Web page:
IMPORTANT VOTING INFORMATION
Background: The growing concern over the Colorado River’s ability to support a population of 50 million people in the western U.S. culminated last year in a water-management accord involving seven states and Mexico. But with the dual pressures of climate change and population growth only expected to exacerbate the challenge of water shortages, don’t expect the issue to dissipate. Colorado has a state-level plan for managing river usage, but the federal government will have a role to play in mediating the competing demands of the seven states and Mexico, where residents, farmers and environmental groups have concerns about having their needs met.
Water infrastructure upgrade needed
A: The campaign’s website does identify the challenges facing the Colorado River. How he would respond is less clear, but he supports efforts to ensure clean drinking water and upgrade infrastructure.
Federal government needs to help on Colorado River
A: Sanders said it’s the federal government’s responsibility to fully fund existing management programs to protect and restore the Colorado River. In 2016, he met with the Navajo Nation president, who urged him to grant the tribe water rights on the Colorado River. Sanders told The Sun that he believes the federal government needed to do more for the tribe. His climate plan also would address the issue of drinking water and aging infrastructure.
Responsible growth needed to manage water
A: On the issue of water shortages, Warren says the federal and state governments need to work together to encourage responsible growth, and monitor and manage drought risks. Her Blue New Deal calls for working with tribal governments on drought management. And to combat the effects of global warming-driven natural disasters, she has also committed to investing $1 trillion in communities most affected by climate change. Her campaign acknowledged the stress on the Colorado River basin but did not offer any specific actions she would take here.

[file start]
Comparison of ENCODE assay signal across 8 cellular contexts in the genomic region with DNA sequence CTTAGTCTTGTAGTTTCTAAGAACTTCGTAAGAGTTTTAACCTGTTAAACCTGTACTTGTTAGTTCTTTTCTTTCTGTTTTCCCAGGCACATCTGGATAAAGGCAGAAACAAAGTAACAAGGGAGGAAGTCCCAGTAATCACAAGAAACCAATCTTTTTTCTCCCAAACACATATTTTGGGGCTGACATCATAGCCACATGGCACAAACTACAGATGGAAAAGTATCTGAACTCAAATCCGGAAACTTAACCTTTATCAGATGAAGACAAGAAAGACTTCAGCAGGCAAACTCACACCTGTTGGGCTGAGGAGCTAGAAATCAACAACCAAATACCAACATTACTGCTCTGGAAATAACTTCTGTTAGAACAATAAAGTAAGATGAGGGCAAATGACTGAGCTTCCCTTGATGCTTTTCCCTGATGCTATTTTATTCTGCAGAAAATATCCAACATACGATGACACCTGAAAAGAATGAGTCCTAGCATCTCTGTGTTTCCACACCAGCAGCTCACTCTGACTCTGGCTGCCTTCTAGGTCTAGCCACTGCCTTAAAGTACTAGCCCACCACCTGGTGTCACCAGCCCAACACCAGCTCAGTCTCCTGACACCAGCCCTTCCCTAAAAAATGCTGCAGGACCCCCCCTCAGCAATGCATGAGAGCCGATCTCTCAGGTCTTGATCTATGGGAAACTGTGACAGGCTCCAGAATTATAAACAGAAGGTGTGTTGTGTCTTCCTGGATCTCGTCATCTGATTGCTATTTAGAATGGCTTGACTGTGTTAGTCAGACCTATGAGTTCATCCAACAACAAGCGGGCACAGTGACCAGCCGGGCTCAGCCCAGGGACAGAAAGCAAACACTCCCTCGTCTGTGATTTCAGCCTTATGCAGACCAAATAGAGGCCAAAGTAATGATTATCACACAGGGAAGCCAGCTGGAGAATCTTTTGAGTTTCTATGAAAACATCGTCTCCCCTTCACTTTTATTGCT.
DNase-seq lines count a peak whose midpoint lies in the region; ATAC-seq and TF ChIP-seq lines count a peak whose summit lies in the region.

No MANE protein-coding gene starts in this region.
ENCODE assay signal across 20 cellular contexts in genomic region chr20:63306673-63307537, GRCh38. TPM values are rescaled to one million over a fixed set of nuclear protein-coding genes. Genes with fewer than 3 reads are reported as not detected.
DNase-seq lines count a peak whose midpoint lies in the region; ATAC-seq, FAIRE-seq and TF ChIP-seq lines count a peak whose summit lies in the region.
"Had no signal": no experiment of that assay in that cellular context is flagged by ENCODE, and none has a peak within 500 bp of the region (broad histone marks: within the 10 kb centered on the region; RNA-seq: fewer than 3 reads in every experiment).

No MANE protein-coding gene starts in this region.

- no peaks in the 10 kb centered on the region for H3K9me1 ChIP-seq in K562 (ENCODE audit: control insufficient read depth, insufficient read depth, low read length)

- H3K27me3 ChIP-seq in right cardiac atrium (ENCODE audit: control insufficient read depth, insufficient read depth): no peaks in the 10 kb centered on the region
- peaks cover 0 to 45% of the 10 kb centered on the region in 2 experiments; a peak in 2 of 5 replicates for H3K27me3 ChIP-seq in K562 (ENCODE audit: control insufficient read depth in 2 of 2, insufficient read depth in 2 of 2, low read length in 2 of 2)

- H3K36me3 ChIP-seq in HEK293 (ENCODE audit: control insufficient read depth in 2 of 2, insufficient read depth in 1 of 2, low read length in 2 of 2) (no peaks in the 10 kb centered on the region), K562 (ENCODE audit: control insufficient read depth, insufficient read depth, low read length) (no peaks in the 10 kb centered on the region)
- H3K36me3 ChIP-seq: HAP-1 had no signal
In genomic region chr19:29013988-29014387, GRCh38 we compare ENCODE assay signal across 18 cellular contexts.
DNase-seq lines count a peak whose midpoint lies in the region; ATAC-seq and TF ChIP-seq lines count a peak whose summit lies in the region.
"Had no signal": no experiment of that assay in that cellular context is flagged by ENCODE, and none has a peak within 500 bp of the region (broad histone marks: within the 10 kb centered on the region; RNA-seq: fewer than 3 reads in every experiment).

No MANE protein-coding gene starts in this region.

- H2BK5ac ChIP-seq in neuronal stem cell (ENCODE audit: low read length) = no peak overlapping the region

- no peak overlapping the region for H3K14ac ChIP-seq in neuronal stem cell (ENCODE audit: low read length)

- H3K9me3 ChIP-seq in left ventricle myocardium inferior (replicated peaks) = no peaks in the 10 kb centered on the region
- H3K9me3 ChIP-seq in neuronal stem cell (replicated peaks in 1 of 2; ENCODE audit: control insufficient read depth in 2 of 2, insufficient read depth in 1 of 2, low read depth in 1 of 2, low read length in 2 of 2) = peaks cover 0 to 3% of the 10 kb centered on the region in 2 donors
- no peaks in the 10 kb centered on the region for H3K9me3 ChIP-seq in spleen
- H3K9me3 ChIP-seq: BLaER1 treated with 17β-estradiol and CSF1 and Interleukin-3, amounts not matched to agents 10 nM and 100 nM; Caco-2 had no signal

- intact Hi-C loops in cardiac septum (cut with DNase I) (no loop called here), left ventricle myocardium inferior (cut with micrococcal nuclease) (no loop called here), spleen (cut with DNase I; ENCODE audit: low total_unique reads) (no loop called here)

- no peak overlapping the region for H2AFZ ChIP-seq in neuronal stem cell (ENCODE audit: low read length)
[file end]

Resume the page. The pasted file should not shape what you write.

A regional approach is needed
A: In his response, Bloomberg did not directly address water use and conservation in the Colorado River basin. But he said his experience as a big-city mayor in a region with competing interests gives him the experience to help negotiate a workable solution with the states.
Colorado River flow sign of “existential threat”
A: The decreased water flow in the Colorado River is an “existential threat” related to climate change, Steyer says. He said his administration would study options for responsible management and consider conservation technology, voluntary cutbacks, water rights and the agriculture industry. As part of his broader water plan, Steyer said he would find $75 billion to protect upstream watersheds and groundwater, as well as undo the Trump administration’s rollback of regulations.
Less water use is key
A: She did not respond to questions sent through the campaign, and her campaign website is short on details, other than promising to reduce water use and address water shortages.